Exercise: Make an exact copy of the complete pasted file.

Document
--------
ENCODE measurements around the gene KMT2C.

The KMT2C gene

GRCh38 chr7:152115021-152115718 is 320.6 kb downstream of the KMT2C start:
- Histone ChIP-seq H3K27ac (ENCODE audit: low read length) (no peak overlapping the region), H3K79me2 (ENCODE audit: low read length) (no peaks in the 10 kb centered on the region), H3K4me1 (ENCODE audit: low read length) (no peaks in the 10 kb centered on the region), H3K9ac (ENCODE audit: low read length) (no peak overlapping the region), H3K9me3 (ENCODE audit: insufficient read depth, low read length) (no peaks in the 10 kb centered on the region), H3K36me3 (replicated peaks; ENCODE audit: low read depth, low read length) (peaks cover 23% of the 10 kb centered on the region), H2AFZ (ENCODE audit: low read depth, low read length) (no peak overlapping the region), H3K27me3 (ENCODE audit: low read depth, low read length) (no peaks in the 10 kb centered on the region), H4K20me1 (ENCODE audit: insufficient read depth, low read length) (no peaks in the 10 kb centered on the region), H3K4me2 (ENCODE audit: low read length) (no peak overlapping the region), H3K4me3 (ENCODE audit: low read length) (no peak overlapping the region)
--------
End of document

ENCODE measurements around the gene KMT2C.

The KMT2C gene

GRCh38 chr7:152115021-152115718 is 320.6 kb downstream of the KMT2C start:
- Histone ChIP-seq H3K27ac (ENCODE audit: low read length) (no peak overlapping the region), H3K79me2 (ENCODE audit: low read length) (no peaks in the 10 kb centered on the region), H3K4me1 (ENCODE audit: low read length) (no peaks in the 10 kb centered on the region), H3K9ac (ENCODE audit: low read length) (no peak overlapping the region), H3K9me3 (ENCODE audit: insufficient read depth, low read length) (no peaks in the 10 kb centered on the region), H3K36me3 (replicated peaks; ENCODE audit: low read depth, low read length) (peaks cover 23% of the 10 kb centered on the region), H2AFZ (ENCODE audit: low read depth, low read length) (no peak overlapping the region), H3K27me3 (ENCODE audit: low read depth, low read length) (no peaks in the 10 kb centered on the region), H4K20me1 (ENCODE audit: insufficient read depth, low read length) (no peaks in the 10 kb centered on the region), H3K4me2 (ENCODE audit: low read length) (no peak overlapping the region), H3K4me3 (ENCODE audit: low read length) (no peak overlapping the region)